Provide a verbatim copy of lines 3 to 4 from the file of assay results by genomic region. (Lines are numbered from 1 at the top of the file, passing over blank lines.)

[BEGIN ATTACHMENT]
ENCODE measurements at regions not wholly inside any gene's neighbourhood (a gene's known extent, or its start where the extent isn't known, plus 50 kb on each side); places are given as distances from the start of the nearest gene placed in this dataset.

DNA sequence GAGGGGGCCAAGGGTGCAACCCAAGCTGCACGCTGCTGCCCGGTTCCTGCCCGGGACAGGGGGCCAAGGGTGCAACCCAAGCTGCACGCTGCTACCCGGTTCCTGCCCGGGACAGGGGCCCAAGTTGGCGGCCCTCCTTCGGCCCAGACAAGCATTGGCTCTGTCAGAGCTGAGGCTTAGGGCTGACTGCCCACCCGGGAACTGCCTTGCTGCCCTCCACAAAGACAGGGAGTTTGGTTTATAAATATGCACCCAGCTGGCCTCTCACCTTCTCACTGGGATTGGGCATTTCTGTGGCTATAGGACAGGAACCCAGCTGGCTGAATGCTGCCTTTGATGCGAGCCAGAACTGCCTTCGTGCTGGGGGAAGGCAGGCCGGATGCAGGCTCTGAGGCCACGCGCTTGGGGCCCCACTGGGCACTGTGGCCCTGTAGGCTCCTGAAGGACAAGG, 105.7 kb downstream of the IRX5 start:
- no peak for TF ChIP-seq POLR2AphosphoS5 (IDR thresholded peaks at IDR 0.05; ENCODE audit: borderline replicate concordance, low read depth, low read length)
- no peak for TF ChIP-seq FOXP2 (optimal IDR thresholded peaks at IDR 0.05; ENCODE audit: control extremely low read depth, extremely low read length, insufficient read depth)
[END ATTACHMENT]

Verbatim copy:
- no peak for TF ChIP-seq POLR2AphosphoS5 (IDR thresholded peaks at IDR 0.05; ENCODE audit: borderline replicate concordance, low read depth, low read length)
- no peak for TF ChIP-seq FOXP2 (optimal IDR thresholded peaks at IDR 0.05; ENCODE audit: control extremely low read depth, extremely low read length, insufficient read depth)